The House of Peroni masterclass: Odette Toilette

Brewing ales, mixing paints, perfumery; different skills they may be, but for the upper echelons of ancient Rome, it was all alchemy. With plenty such artistry going on at Lincoln’s Inn Fields, Jessica Basi tries her hand at the art of perfume making…

Clockwise from top left: Roma Phantasma room; hot wax setting; scent samples and raw perfume ingredients

Clockwise from top left: Roma Phantasma room; hot wax setting; scent samples and raw perfume ingredients

The table’s laid with salt crystals, gels, vials full of clear, mystery liquids; all props you’d expect from a lesson in fragrances. It’s the heavy duty earphones that have me confused. But as I’m about to learn, the sounds of a specific place or point in time evoke as much thought and feeling as smells or tastes, and Odette Toilette founder Lizzie Ostrom has come armed with enough sensory ammunition to take us on a fully immersive trip straight back to ancient Rome.

Bells clanging, pull carts creaking over grit and stone, choirs echoing Latin verse both soft and eerie; soundbites from a modern day Vatican City conjure pictures of emperor banquets and Roman soldiers, big bold cathedrals and crooked backstreet apothecaries. We sample heady scents that make those images all the more vivid. Rose, eucalyptus and incense are among the more recognisable. Myrrh overwhelms with heat and musk, while the unmistakable stench of goat farm turns out to be cinnamon leaf.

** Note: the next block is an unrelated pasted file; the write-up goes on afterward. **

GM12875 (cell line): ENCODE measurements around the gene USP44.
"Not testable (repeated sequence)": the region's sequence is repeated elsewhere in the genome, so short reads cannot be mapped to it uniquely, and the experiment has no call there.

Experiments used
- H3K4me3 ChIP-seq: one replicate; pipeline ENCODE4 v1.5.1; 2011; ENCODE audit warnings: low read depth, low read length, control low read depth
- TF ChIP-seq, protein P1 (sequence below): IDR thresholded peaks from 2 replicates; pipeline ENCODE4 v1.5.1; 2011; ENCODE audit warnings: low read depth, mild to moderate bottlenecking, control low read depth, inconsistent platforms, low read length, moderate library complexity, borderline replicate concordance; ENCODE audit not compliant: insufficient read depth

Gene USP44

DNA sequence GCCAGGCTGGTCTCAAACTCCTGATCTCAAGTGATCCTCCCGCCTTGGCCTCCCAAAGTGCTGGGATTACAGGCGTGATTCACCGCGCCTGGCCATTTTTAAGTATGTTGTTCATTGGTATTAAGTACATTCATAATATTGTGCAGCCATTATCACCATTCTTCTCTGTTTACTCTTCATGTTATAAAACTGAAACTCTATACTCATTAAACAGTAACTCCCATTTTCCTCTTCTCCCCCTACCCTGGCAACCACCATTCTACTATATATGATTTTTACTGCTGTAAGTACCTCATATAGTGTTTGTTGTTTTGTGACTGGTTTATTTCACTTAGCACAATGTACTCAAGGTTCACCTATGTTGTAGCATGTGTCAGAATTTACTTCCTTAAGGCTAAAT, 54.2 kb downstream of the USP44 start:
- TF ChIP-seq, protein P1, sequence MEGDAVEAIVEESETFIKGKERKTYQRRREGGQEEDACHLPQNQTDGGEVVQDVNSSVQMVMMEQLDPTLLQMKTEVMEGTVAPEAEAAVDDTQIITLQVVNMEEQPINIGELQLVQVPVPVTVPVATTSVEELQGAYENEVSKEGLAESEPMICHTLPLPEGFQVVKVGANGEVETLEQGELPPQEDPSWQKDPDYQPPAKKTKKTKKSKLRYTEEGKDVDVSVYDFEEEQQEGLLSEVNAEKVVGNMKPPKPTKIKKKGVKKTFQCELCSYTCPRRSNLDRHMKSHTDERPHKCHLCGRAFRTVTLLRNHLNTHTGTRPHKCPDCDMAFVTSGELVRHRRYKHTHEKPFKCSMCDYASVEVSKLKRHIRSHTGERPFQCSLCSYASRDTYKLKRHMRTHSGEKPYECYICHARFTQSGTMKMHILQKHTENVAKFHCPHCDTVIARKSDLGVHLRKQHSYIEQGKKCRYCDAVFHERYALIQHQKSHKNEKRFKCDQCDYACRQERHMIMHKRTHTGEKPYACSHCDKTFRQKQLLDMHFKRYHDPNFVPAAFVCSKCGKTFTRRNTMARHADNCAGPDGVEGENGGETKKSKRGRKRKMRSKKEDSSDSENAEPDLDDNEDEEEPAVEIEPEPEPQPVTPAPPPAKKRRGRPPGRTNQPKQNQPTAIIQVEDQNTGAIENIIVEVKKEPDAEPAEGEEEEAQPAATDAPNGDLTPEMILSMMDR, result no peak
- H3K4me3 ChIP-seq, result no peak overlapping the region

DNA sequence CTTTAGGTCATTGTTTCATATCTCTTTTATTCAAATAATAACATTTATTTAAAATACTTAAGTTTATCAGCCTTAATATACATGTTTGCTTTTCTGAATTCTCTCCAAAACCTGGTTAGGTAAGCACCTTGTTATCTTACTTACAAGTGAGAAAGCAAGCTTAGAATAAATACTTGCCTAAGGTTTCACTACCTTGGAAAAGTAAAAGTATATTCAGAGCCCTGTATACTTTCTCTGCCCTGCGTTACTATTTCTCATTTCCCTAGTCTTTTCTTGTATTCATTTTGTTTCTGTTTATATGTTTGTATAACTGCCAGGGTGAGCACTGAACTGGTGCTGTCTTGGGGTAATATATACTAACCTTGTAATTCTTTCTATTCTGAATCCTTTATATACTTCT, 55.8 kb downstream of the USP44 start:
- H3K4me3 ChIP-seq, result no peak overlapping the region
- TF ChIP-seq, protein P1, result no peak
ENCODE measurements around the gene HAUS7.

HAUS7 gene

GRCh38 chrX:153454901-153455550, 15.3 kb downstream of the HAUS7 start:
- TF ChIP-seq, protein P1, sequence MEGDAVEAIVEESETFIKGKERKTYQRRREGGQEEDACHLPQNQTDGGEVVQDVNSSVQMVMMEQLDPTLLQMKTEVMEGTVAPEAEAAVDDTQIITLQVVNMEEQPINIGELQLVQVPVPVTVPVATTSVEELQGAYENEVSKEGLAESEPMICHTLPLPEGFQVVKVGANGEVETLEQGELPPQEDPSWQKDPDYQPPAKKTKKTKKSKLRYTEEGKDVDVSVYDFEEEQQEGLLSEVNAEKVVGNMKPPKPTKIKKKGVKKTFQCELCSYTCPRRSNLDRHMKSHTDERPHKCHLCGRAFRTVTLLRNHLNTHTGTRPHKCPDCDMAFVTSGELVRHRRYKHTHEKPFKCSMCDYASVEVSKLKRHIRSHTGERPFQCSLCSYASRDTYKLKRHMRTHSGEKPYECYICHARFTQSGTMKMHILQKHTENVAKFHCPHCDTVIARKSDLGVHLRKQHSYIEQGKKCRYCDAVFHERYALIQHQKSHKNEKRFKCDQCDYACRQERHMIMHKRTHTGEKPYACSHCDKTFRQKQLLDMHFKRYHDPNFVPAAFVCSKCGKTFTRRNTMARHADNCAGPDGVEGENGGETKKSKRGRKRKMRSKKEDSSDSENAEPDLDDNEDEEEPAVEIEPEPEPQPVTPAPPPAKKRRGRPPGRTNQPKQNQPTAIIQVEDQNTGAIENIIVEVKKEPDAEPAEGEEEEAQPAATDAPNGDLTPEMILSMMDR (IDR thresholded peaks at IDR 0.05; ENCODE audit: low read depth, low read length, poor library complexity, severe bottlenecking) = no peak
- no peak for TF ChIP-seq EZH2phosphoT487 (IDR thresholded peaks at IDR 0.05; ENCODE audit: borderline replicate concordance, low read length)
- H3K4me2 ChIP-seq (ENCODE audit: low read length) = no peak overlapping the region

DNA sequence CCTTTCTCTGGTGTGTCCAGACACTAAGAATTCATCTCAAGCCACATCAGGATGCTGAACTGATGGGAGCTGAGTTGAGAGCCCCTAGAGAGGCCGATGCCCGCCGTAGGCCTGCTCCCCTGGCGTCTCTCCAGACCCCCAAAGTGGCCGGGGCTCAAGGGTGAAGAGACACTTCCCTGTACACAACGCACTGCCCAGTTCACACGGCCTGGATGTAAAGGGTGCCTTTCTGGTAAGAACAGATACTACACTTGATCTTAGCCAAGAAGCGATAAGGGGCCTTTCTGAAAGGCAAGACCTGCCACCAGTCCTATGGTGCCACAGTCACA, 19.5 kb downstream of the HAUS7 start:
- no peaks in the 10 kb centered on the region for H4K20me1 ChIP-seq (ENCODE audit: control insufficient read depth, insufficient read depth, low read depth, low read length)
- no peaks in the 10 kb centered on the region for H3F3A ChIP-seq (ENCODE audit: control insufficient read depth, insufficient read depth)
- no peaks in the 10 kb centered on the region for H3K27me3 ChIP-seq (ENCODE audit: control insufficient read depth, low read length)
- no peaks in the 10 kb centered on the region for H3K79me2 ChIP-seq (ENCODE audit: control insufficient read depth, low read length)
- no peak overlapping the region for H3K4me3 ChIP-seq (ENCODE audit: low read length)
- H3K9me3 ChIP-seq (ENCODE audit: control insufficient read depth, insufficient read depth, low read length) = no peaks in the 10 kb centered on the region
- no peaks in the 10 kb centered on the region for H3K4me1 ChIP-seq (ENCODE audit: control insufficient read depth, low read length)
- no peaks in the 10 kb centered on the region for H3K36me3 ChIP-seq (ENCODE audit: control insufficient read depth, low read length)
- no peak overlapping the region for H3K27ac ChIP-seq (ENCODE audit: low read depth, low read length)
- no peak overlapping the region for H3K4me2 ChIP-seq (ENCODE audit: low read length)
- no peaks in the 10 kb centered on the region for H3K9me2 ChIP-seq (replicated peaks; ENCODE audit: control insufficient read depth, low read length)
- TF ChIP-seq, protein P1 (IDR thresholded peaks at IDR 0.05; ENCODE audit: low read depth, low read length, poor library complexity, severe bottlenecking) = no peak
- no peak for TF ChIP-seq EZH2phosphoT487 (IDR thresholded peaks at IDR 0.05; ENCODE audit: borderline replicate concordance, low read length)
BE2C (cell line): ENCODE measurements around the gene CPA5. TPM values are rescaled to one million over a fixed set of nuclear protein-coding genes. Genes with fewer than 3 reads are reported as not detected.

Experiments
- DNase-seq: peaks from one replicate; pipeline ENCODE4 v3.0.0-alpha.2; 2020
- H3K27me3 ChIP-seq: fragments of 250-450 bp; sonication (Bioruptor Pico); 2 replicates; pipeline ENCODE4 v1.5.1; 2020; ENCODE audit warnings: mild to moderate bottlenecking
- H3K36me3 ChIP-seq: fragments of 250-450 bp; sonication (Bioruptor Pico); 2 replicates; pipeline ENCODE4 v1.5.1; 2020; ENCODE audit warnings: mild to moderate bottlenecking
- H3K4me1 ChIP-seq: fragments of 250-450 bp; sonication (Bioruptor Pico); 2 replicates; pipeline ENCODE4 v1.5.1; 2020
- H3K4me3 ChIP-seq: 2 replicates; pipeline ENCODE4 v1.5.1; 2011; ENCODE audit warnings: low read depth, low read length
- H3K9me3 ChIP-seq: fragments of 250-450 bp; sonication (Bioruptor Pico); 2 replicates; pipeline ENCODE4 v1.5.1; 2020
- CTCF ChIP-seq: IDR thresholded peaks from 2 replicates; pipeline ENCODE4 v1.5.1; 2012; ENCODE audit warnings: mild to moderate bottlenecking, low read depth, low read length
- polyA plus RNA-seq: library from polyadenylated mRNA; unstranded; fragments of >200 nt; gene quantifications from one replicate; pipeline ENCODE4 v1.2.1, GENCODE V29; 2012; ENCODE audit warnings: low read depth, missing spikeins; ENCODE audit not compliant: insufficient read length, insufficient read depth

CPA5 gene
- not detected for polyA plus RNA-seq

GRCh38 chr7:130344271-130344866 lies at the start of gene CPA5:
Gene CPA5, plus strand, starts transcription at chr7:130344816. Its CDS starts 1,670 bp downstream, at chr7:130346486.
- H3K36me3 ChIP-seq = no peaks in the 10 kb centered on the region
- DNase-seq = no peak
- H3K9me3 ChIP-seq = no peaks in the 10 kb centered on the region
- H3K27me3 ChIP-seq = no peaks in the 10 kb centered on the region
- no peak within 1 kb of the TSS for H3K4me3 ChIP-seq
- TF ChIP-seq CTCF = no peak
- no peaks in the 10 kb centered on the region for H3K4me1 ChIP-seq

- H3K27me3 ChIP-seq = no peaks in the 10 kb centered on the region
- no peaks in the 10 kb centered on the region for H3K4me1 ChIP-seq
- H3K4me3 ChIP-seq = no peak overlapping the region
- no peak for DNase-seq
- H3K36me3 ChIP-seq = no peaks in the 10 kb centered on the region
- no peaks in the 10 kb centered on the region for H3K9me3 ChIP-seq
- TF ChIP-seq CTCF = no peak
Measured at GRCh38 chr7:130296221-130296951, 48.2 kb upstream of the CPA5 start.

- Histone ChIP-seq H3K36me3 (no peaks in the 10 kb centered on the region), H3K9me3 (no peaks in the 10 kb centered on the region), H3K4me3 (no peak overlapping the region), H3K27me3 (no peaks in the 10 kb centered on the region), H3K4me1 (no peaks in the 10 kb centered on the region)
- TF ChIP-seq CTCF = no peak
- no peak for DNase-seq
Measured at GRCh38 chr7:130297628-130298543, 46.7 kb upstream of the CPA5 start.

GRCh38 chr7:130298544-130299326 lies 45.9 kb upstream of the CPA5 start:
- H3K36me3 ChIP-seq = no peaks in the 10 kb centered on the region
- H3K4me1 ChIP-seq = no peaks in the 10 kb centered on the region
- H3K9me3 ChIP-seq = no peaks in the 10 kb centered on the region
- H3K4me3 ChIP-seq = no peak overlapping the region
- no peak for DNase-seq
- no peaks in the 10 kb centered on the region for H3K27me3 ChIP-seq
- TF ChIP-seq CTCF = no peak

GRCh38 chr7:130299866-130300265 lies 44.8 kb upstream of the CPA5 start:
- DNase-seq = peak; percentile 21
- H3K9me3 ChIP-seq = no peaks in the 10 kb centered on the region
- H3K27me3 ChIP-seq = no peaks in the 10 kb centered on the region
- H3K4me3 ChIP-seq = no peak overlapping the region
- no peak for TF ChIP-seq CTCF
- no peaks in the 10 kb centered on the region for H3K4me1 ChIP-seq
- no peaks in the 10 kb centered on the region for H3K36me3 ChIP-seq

Ingredient qualities and scent notes

Ingredient qualities and scent notes

Loaded with facts about the various medicinal attributes of each scent, we’re set to task mixing our individual potions. I opt for a combination of laurel, calamus and benzoin, which given the details above, will presumably turn me into a hungry, hyperactive layabout. But it smelled very lovely. ‘Cosmetics slaves actually chewed all the ingredients to increase their potency back in the day,’ Lizzie chimes. That doesn’t sound like the worst job in the world, until I remember the cinnamon leaf.

Molten hot wax is poured into each of our creations to turn them into solid perfumes. It’s deliciously gloopy – you can tell it’s taking everyone a lot of willpower not to stick their finger in and ruin it.

Eventually, like proud kids at show-and-tell, we troupe out of the session, perfumes all trussed up in beautiful packaging, with the rest of the house to explore. For the price of a bottle of wine and a bog-standard pizza, this is surely a far more intriguing way to experience the Italian capital.

 

For more information, please visit thehouseofperoni.com

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